As if helping to create the largest net zero development project ever planned weren’t enough, the University of California (UC) Davis has garnered further green building cred with the recent announcement that it has earned its third LEED Platinum certification from the U.S. Green Building Council, more than any other UC campus.
The university’s latest platinum project is an 83,000-square-foot complex housing the UC Davis Conference Center and Maurice J. Gallagher Jr. Hall, home of the UC Davis Graduate School of Management. Gallagher Hall is now the first platinum MBA school in California and only the third nationwide. Together with the Conference Center — which hosts nearly 500 conferences annually, including last year’s Governors’ Global Climate Summit 3 — it uses 30 percent less energy than a typical office building.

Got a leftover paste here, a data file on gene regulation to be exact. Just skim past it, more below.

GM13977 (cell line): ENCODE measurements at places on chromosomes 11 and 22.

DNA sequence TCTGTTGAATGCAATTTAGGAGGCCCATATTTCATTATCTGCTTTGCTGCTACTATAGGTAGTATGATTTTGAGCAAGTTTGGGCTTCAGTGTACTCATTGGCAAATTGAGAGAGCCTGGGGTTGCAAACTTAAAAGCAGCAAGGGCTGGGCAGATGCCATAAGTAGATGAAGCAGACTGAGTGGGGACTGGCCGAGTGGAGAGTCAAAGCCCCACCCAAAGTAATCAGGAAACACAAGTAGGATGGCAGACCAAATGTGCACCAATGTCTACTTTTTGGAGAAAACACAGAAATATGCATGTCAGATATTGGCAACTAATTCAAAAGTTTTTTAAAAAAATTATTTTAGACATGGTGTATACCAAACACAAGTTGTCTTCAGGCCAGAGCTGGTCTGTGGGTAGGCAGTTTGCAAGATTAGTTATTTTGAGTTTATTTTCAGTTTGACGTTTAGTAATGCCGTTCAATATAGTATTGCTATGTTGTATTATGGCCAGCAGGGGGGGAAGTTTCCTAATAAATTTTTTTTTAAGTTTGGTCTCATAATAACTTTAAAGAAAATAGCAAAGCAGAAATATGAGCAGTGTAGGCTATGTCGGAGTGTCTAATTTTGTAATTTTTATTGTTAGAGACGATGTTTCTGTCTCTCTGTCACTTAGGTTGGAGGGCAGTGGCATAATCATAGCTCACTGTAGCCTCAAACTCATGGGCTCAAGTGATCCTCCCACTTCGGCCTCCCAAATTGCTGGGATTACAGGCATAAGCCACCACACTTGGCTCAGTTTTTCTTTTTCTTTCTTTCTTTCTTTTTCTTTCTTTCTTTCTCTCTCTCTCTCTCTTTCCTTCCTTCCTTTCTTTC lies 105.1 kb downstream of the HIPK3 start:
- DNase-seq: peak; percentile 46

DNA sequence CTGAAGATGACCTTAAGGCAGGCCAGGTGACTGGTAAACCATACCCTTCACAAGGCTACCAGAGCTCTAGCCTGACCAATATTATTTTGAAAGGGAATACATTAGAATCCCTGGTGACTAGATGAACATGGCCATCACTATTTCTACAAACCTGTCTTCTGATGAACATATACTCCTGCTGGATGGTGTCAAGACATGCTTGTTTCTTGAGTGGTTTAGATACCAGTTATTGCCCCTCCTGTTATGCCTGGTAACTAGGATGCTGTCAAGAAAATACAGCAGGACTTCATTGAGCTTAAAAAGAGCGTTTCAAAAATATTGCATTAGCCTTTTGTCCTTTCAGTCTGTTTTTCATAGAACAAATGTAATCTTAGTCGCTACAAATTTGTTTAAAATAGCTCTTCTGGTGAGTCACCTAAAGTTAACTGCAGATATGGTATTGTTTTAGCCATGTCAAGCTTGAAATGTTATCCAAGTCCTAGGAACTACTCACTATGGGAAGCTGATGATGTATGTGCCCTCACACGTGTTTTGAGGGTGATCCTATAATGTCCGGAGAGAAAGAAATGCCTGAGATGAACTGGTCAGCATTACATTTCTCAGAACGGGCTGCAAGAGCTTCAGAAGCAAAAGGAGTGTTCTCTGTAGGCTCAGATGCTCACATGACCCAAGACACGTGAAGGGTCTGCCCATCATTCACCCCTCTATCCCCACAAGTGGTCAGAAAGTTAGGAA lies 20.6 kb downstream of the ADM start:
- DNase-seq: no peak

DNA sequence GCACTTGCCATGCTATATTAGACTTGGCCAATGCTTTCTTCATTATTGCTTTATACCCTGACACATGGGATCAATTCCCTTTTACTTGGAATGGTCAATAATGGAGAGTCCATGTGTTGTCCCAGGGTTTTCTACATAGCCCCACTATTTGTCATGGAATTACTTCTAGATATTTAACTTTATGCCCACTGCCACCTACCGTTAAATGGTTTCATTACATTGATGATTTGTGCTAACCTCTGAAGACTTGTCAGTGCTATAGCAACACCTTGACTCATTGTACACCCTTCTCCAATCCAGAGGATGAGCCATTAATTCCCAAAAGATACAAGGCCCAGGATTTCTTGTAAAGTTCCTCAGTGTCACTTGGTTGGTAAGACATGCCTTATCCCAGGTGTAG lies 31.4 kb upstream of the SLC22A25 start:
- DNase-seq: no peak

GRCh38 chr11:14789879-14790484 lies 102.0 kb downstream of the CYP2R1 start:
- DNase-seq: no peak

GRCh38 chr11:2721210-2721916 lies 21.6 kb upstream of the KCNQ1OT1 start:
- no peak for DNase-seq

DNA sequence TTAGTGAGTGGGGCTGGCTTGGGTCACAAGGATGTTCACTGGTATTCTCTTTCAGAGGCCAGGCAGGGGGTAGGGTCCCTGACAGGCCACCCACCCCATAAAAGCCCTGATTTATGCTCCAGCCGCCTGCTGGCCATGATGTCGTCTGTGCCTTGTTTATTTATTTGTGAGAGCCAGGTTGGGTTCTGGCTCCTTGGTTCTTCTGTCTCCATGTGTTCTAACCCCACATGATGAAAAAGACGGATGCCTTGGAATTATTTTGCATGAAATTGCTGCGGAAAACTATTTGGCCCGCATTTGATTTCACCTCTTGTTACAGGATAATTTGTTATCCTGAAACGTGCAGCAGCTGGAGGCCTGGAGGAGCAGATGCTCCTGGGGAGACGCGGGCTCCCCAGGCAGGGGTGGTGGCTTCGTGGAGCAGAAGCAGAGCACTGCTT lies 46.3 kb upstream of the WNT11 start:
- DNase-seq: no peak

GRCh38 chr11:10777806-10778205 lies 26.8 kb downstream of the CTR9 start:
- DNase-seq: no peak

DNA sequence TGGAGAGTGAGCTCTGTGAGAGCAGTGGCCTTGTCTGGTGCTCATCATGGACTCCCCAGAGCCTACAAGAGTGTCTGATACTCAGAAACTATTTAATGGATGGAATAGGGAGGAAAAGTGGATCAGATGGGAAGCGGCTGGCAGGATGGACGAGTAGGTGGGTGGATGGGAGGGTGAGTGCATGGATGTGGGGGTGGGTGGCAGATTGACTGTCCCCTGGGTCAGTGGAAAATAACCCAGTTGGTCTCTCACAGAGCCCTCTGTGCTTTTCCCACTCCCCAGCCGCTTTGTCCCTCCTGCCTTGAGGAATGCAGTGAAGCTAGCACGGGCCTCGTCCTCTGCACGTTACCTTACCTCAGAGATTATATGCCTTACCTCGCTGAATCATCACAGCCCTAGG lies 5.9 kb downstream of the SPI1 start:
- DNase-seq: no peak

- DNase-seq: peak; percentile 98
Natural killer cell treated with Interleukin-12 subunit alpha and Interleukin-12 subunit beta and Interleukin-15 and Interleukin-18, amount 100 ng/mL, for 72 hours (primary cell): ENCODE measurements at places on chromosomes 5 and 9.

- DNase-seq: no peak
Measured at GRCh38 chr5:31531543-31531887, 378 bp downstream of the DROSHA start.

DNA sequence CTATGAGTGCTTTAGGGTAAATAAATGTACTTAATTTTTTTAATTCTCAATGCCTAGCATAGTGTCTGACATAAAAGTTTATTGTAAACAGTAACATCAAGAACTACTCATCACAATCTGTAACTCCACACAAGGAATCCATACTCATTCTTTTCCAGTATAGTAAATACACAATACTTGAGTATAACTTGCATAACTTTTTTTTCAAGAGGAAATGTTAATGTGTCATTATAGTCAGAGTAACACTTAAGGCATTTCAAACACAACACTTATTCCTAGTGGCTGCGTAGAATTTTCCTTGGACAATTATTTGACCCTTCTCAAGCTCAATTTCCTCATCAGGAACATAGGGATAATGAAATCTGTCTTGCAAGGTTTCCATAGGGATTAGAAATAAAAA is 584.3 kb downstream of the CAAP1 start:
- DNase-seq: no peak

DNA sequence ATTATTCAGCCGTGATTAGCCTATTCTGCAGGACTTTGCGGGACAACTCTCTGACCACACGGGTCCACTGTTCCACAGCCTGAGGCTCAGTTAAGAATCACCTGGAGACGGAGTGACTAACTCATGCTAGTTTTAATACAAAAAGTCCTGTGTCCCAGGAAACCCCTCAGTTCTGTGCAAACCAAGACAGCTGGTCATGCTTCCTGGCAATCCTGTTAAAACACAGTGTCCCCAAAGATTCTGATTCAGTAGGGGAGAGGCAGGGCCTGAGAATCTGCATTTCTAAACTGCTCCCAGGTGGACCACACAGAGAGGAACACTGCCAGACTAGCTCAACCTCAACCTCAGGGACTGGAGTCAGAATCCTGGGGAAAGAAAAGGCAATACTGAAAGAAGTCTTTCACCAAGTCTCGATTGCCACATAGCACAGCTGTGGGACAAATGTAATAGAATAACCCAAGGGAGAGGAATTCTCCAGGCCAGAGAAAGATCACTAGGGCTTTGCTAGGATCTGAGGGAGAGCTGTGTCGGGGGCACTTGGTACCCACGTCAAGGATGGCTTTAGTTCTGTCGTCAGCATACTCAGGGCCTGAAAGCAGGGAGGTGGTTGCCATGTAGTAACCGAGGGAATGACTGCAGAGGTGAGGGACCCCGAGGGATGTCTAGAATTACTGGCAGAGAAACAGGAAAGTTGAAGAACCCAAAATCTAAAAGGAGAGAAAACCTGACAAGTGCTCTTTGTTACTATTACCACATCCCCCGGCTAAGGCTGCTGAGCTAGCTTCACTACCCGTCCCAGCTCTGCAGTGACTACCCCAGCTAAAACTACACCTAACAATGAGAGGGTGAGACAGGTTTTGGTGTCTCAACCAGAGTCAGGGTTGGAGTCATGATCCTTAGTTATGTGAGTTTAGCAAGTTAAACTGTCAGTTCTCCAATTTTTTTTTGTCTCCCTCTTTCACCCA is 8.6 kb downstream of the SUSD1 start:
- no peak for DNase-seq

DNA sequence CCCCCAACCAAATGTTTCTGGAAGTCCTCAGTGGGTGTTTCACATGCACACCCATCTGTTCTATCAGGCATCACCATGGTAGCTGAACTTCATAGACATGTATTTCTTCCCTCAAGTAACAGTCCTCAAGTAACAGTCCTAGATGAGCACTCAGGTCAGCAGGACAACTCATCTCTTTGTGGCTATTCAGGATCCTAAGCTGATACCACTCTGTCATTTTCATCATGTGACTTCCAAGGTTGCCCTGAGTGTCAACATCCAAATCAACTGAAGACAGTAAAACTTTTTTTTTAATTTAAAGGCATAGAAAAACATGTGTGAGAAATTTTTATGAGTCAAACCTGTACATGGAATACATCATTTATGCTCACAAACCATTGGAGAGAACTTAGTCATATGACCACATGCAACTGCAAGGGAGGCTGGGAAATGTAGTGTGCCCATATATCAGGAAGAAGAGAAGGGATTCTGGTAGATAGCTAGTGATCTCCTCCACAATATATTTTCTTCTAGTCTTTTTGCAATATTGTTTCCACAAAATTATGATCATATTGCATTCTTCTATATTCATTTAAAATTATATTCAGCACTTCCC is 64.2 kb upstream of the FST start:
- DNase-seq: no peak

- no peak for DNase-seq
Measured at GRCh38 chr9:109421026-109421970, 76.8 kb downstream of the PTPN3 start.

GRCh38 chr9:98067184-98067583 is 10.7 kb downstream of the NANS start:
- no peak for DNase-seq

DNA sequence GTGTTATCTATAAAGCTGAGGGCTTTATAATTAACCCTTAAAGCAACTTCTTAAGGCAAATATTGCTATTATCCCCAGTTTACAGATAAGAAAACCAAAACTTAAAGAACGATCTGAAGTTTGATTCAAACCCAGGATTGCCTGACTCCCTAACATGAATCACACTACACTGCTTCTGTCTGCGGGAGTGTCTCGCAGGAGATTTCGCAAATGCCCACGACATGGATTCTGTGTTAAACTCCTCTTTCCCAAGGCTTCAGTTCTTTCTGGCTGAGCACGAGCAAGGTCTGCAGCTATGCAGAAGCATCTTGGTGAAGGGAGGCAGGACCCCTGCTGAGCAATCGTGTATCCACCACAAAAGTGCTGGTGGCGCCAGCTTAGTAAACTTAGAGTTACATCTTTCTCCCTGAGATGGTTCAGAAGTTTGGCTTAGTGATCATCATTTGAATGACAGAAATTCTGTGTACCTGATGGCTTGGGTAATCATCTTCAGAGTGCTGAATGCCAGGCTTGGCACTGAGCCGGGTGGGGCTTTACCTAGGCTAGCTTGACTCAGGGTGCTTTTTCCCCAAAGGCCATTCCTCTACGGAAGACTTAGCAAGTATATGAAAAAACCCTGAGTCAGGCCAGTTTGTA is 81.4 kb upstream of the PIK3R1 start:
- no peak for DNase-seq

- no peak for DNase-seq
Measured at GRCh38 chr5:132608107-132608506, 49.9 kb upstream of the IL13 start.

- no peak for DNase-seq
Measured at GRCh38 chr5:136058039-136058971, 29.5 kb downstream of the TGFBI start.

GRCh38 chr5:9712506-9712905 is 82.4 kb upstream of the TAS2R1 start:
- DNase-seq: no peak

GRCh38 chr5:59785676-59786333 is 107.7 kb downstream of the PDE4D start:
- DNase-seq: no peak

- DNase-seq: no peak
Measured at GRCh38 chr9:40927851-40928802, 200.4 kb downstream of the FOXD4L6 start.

This new LEED Platinum complex joins the UC Davis Robert Mondavi Institute for Wine and Food Science — which last year became the first brewery, winery and food-processing complex in the world to earn this designation — and the UC Davis Tahoe Environmental Research Center in Incline Village, Nevada, which took the certification in 2007. Both Gallagher Hall and the Mondavi Institute buildings were funded, in part, by private philanthropy, including a $10 million gift from Gallagher, a Las Vegas airline executive and alumnus, and his wife Marcia, and $20 million in other private contributions.
According to Steven C. Currall, dean of the management school, this latest LEED accomplishment is a reflection of UC Davis’ culture of environmental responsibility, further evidenced by the university’s focus on sustainable transportation choices; aggressive recycling, composting and reuse efforts; locally sourced food policy; energy efficiency; and long-term campus-wide carbon reduction plan.